What Is a Capital Loss Carryover? Rules, Examples and Definition (2024)

You may be familiar with the tax implications of capital gains, but what about capital loss? A capital loss refers to the money that your investments lose. You can write off your capital losses from your taxes and do it year after year by using what’s known as capital loss carryover. This way you only have to use the portion of the loss every year that helps you with your taxes. Consider working with a financial advisor if you’re looking for more tax planning strategies for your specific situation.

What Is Capital Loss Carryover?

Capital loss carryover is the ability to use the capital loss tax deduction over multiple years if the loss is large enough. This means you can use the capital loss to offset taxable income. The IRS caps your claim of excess loss at the lesser of $3,000 or your total net loss ($1,500 if you are married and filing separately).

Capital loss carryover comes in when your total exceeds that $3,000, letting you pass it on to future years’ taxes. There’s no limit to the amount you can carry over. You simply carry over the capital loss until it’s gone.

If you want to read it for yourself, IRS Topic No. 409 lays out what you need to know about capital loss carryover. It also includes links to worksheets you can use to determine the amount you can carry forward.

How to Deduct Capital Losses on Your Taxes

Here are the two main ways to deduct capital losses from your taxes.

Deduct From Capital Gains

When you pay taxes you calculate both your long- and your short-term capital gains. Long-term capital gains are all the profits you made by selling assets held for more than one year and are taxed at the lower capital gains tax rate. Short-term capital gains are all the profits you made by selling assets you held for less than one year. These are taxed as ordinary income.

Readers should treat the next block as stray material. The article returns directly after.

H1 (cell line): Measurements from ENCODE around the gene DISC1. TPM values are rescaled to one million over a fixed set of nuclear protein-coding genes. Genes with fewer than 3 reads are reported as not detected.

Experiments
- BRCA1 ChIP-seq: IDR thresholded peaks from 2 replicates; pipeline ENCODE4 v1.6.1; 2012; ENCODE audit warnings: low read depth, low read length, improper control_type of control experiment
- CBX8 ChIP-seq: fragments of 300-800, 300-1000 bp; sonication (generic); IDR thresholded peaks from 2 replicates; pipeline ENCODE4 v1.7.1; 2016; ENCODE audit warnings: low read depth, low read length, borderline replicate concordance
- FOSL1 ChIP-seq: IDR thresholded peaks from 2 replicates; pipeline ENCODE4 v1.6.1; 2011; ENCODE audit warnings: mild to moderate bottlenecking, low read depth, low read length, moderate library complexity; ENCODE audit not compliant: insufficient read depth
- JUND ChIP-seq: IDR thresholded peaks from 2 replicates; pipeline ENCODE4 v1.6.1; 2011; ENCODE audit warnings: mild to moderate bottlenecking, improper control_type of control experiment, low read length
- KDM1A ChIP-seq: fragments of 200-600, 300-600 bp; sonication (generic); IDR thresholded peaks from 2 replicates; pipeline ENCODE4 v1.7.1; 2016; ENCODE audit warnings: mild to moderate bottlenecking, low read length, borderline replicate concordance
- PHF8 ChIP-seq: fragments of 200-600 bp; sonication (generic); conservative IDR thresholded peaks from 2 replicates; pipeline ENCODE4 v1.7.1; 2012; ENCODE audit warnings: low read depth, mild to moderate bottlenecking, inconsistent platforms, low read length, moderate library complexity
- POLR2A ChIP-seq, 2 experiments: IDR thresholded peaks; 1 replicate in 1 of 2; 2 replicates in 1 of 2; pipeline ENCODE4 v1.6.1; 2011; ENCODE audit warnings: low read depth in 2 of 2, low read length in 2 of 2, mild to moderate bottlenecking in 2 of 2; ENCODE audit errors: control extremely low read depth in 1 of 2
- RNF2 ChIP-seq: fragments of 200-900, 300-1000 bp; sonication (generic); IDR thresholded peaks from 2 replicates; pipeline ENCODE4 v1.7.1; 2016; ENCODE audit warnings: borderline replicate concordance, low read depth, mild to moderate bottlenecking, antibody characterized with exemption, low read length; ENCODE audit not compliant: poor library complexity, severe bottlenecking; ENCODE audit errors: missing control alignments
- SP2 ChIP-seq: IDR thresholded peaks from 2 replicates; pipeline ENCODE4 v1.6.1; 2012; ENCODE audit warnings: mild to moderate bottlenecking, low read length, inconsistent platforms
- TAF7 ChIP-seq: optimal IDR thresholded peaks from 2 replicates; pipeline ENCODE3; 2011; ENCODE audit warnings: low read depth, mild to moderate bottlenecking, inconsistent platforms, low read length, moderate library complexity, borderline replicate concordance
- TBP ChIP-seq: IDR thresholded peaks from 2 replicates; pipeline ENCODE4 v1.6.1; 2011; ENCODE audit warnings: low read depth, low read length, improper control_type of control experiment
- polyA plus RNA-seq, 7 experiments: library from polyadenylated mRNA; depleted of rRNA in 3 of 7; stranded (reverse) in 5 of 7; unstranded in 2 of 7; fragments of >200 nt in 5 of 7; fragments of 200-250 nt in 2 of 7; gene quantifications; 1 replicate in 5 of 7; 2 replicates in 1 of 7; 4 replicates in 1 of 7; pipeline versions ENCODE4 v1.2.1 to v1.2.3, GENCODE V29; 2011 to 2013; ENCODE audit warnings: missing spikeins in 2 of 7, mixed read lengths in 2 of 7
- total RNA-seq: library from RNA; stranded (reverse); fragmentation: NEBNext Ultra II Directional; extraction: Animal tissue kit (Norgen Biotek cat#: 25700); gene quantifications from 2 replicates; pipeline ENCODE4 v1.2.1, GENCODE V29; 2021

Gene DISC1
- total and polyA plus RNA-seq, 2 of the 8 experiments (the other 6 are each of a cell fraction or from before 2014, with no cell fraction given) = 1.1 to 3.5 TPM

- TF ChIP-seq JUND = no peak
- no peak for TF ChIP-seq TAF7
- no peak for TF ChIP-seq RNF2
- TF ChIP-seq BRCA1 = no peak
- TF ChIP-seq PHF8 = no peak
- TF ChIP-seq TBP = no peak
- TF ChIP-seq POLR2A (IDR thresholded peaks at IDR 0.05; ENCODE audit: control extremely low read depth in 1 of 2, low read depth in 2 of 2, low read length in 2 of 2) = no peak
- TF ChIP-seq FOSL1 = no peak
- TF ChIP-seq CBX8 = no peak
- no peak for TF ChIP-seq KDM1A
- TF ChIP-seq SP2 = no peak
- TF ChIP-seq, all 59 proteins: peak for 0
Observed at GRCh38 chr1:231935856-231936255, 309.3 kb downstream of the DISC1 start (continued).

Then, you calculate your capital losses, in the same way, determining both long-term and short-term losses on the same basis.

Your capital losses offset same-category capital gains first. This means that long-term losses first offset long any term gains and short-term losses first offset short-term gains. Once your losses exceed your gain, you can carry that category’s losses over to the other.

For example, say you had the following trade profile in a year:

  • Long-term gains: $1,000
  • Long-term losses: $500
  • Short-term gains: $250
  • Short-term losses: $400

First, you deduct your long-term losses from your long-term gains, leaving you with taxable long-term capital gains of $500 for the year ($1,000 – $500). The next thing to do is to deduct your short-term losses from yourshort-term gains. Since your short-term losses are greater than your short-term gains, this leaves you with zero taxable short-term capital gains ($250 gains – $400 losses).

You now carry over excess losses from one category to the next. In this case, your short-term losses exceeded your short-term gains by $150. So you reduce your remaining long-term gains by that amount, leaving you with taxable long-term capital gains of $350 for the year ($500 long-term gains after losses – $150 excess short-term losses).

Deduct Excess Losses From Income

Capital losses can apply to ordinary income taxes – to a limited extent. Say you have a verybad year in the market. You sell stocks for a total gain of $10,000, but sell other stocks for a total loss of $15,000. You could deduct the first $10,000 of those losses from your capital gains, leaving you with no taxable capital gains for the year. This would leave you with an excess capital loss of $5,000.

You can claim $3,000 of those losses as deductions on yourordinary income taxesfor the year. Then, the following year, you can claim the remaining $2,000 as a carried-forward deduction on that year’s income taxes.

What Is Tax Loss Harvesting?

Tax loss harvesting is a strategic method used to offset capital gains with capital losses. Basically, if an investor expects a windfall from the sale of one asset, they’ll also sell an underperforming asset at a loss to get the capital loss tax deduction. The investor is communicating to the IRS that, yes, they had a large gain, but they also had losses and should be taxed less.